Obama is one year in charge now, but he had not much time for celebration. Once again it’s been a tough week for the US president (and not just because of Afghanistan). He was not the only one with a rough week though, just ask Angela Merkel. If we look on the bright side, however: now that the German government and the German tax-payers will have to spend a lot less on supporting Magna, they might as well spend more on global health issues…
Enjoy your reading.
David Hercot, Kristof Decoster, Josefien Van Olmen & on behalf of Wim Van Damme
1. Scaling up global social health protection: prerequisite reforms to the international monetary fund
Gorik Ooms (by now a regular in this newsletter) and Rachel Hammonds stress that a reform of the IMF is vital if global social health protection is to happen.
2. Punishing success in tackling AIDS: – Funders’ retreat could wipe out health gains in HIV affected countries –
A retreat from international funding commitments for AIDS threatens to undermine the dramatic gains made in reducing AIDS-related illness and death in recent years, according to a new report by Médecins Sans Frontières/Doctors Without Borders (MSF).
See the press release from Johannesburg or download the report (PDF, 711 Kb)
3. H Aff Critical Choices In Financing The Response To The Global HIV/AIDS Pandemic
Robert Hecht, Lori Bollinger, John Stover, William McGreevey, Farzana Muhib, Callisto Emas Madavo, and David de Ferranti ; http://content.healthaffairs
As part of the AIDS 2031 project, the authors forecast the financial needs to tackle HIV by 2031. If we keep the same approach, we will need 35 billion a year with still 1 million newly infected cases per year,… unless new approaches are adopted.
Global health initiatives
4. TMIH International institutions, Global Health Initiatives and the challenge of sustainability: lessons from the Brazilian AIDS programme
G. Le Loup, S. Fleury, K. Camargo and B. Larouzé ; abstract
Political and organizational arrangements are changing over time and international institutions including GHI have a role to play in ensuring scale up and sustainability of public health programmes, this viewpoint states.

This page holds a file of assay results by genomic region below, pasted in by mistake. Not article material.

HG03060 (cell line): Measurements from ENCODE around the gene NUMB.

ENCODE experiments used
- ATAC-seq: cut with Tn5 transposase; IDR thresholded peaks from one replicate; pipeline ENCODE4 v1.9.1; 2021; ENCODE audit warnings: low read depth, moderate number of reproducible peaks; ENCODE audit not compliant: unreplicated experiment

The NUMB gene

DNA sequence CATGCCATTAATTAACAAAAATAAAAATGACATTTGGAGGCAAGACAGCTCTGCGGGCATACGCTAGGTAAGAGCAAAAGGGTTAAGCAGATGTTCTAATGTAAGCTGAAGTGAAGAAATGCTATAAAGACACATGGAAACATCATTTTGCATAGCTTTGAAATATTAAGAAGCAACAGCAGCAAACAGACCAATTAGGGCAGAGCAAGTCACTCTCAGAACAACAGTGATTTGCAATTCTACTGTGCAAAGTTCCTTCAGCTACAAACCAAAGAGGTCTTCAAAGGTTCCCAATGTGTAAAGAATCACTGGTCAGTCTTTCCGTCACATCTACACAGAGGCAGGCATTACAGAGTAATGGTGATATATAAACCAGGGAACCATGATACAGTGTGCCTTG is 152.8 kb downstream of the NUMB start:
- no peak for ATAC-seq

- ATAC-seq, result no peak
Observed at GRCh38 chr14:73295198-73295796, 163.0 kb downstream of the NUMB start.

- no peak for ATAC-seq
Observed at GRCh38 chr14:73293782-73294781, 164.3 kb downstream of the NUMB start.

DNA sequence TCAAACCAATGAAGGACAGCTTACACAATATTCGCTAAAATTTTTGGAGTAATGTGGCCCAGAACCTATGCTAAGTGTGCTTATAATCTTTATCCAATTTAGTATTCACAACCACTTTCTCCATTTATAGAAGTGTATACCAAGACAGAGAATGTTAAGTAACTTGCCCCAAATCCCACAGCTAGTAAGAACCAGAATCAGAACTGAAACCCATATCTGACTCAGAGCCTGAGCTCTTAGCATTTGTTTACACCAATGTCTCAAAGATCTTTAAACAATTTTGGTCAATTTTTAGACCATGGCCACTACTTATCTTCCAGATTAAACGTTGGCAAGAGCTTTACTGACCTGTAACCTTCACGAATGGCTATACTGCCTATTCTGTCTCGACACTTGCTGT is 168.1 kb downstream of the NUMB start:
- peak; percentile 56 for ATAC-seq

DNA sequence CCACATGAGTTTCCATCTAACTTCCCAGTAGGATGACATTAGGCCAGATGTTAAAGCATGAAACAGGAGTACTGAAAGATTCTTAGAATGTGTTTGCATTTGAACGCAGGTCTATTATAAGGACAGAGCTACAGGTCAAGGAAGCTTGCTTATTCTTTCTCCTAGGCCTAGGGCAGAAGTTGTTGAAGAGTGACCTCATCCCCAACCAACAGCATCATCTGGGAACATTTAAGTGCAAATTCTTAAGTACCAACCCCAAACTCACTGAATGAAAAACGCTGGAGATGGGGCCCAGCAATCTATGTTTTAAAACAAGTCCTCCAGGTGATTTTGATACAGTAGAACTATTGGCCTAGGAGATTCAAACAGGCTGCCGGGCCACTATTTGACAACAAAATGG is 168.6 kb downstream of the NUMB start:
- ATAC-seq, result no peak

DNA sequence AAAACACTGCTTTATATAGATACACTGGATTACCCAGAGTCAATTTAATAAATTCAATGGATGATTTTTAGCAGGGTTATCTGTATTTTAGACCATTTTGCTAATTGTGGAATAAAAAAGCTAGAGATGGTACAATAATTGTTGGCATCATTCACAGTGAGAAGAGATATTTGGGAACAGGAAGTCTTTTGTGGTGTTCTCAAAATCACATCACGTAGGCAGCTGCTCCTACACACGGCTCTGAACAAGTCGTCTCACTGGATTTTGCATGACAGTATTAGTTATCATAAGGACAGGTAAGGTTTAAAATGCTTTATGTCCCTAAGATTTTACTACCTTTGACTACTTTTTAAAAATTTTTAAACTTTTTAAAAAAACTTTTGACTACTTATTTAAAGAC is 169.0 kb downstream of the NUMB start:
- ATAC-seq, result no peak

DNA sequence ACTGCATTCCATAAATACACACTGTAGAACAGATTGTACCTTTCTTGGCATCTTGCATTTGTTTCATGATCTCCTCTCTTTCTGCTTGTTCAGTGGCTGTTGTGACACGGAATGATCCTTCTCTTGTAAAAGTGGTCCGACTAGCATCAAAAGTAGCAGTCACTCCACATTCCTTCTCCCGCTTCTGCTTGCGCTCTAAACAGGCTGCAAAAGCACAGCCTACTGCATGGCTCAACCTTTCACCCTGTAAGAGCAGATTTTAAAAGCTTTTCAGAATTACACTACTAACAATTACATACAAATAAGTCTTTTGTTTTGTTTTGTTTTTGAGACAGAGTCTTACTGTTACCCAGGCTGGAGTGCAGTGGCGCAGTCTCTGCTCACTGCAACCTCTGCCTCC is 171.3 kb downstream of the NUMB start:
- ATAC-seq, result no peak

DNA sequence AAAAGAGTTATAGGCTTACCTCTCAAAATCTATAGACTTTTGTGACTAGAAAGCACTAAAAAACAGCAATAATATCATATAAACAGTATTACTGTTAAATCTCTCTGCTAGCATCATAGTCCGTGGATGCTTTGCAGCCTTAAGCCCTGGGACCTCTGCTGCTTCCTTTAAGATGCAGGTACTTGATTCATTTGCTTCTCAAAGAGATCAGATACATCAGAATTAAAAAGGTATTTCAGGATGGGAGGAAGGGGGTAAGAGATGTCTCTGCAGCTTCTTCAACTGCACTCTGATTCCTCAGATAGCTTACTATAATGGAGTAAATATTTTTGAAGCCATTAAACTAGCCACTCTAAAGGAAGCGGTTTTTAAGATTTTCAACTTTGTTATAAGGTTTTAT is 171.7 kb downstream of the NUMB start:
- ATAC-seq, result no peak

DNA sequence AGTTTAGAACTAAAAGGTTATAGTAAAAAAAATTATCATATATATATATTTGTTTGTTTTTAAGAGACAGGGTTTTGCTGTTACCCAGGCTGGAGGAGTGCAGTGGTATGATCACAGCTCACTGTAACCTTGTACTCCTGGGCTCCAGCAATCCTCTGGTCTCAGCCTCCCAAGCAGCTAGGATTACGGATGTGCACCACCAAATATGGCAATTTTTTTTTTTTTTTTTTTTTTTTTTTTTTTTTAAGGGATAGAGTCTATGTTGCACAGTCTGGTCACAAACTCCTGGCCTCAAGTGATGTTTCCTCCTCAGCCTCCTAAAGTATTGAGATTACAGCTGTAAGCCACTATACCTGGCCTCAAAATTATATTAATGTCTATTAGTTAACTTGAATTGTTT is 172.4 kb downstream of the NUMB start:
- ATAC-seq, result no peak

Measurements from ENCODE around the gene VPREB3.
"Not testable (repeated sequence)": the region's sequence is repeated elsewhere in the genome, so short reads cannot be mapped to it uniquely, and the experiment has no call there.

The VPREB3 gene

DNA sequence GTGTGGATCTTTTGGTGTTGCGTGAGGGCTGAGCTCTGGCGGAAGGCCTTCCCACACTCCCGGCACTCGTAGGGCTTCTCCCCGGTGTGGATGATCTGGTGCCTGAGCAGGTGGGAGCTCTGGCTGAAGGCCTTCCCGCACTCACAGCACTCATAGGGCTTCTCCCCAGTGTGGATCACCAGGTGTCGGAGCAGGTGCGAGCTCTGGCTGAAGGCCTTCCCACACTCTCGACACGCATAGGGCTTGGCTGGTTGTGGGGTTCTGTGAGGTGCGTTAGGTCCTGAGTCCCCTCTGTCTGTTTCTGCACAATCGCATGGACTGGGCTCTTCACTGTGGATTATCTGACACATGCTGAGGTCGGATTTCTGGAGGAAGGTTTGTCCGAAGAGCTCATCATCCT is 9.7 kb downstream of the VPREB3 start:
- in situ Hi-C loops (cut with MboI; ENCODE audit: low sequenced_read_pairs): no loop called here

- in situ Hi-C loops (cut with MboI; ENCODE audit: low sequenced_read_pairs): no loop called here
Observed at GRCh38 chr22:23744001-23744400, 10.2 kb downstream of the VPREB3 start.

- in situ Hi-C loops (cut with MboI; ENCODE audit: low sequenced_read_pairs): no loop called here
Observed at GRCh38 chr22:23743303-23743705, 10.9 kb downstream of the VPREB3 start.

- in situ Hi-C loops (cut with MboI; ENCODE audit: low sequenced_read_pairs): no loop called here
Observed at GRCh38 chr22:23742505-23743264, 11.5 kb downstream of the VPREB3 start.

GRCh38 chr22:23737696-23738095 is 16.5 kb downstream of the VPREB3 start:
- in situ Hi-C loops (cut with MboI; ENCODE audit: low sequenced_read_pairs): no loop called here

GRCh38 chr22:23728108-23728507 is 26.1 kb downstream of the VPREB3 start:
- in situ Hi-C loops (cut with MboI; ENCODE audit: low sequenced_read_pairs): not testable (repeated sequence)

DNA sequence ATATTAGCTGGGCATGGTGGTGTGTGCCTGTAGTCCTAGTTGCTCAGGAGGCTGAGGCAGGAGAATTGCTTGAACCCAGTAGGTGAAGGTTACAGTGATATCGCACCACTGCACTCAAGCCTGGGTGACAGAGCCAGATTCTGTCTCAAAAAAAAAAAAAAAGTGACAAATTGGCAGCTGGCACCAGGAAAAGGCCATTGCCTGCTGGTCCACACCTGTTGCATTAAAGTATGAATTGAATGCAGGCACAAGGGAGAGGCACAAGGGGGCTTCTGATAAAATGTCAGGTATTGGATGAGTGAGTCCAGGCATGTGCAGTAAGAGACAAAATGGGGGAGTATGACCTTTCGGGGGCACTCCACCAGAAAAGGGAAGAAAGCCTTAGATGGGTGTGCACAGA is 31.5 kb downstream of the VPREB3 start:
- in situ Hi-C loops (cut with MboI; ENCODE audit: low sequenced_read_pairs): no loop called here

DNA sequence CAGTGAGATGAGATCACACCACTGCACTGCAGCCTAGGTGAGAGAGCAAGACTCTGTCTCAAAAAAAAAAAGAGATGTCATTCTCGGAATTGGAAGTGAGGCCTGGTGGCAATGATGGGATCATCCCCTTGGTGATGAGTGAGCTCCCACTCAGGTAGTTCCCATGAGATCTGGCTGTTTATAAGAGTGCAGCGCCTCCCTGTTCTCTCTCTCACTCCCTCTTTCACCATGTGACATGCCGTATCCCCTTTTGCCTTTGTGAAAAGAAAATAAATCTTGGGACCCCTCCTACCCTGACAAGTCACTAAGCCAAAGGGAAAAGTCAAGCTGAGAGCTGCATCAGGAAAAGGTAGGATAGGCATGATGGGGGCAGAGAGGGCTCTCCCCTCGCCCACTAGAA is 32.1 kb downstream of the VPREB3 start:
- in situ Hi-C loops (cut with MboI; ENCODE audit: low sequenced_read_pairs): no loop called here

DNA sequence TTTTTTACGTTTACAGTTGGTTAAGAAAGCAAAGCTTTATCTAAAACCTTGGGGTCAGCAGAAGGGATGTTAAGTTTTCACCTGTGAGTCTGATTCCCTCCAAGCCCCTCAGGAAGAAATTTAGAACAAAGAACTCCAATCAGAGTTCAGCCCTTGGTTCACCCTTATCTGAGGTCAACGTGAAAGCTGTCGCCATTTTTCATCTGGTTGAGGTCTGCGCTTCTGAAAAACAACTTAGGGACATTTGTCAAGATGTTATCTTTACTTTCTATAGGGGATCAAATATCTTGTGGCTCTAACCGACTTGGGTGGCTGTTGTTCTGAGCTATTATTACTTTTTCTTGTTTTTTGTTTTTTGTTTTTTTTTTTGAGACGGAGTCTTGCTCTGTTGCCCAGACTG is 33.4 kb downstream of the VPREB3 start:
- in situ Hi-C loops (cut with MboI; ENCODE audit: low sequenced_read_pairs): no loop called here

5. BMJ feature: innovative financing in healthcare
In this report, the author assesses the current innovative financing mechanisms and their advantages and inconveniences.
6. Lancet – The GAVI, Global Fund, and World Bank joint funding platform
Roger England ; http://www.thelancet.com
The author questions whether it is wise to ask the GFATM, GAVI or the World Bank to take the lead in a health system strengthening effort, when one looks at their credentials in this area.
7. JAIDS – Health Systems Exist for Real People
El-Sadr, Wafaa M MD, MPH, MPA; De Cock, Kevin M MD, MBChB
The authors of this introduction to a supplement in the journal examining the "impact of HIV scale-up on health systems in a diverse array of countries and contexts," observe the history of Global Health Initiatives and look ahead, stating that we might lose momentum if the fight between health systems strengthening, disease specific interventions and reaching MDGs goes on.
8. Lancet – Who is at the receiving end of our innovation?
Van den Bergh, an ITM colleague, is one of the winners of the yearly Lancet/Global Forum for Health research essay competition. In 2009 the theme was ‘innovating for the health of all’. He questions the priorities set in public health research.
9. Lancet – The right to health in times of economic crisis: Cuba's way
Pol de Vos, Patrick Van der Stuyft ; http://www.thelancet.com/
Two other ITM colleagues refer to Cuba’s example in applying the right to health in times of economic crisis. From a human-rights perspective, they stress that Cuba's response to the economic crisis is a clear example of the role that a developing country state can play to ensure its citizens' health. It should tackle all socioeconomic determinants of health and embed sectorial health measures in a redistributive intersectorial policy. In the current economic environment, the world should pay attention.
Aid & Trade
10. The Guardian – Why Africa welcomes the Chinese (opinion piece by Kagame)
Not for the first time, the president of Rwanda calls for major investment and trade in Africa. Anybody who can contribute in this respect is obviously welcome. He does not share western commentators’ negative assessment of the Chinese involvement in Africa.
11. The Guardian – Why the West fears China in Africa
In a reaction to the piece by Kagame, Peter Guest links the ‘China in Africa’-issue with the current aid-discussion – sparked by Dambisa Moyo’s ‘Dead Aid’- on the efficacy of western aid.
12. Lancet – Are economists human?
Angus S Deaton ; http://www.thelancet.com/
Also in the Lancet’s issue of this week, a very thorough review of two books written by economists. “Nudge: Improving Decisions About Health, Wealth, and Happiness.” and “Animal Spirits: How Human Psychology Drives the Economy, and Why It Matters for Global Capitalism.” Deaton suggests that, after a decade-long invasion by economists of other social sciences, the empire is at last striking back. Ideas from other social sciences are now invading the core of economics. Fascinating stuff.
American health care
13. NEJM – The American Public and the Next Phase of the Health Care Reform Debate
R.J. Blendon and J.M. Benson ; http://healthcarereform.nejm.org/
The authors compare American public attitudes on the (aborted) Clinton health care reform and Obamacare. They believe that Americans’ impressions of the legislation’s likely impact on their own (individual) situation will be the most important factor in determining the level of public approval.
14. The Economist on the American health care reform:
The Economist hints that the American health care reform could drag on until (at least) early 2010.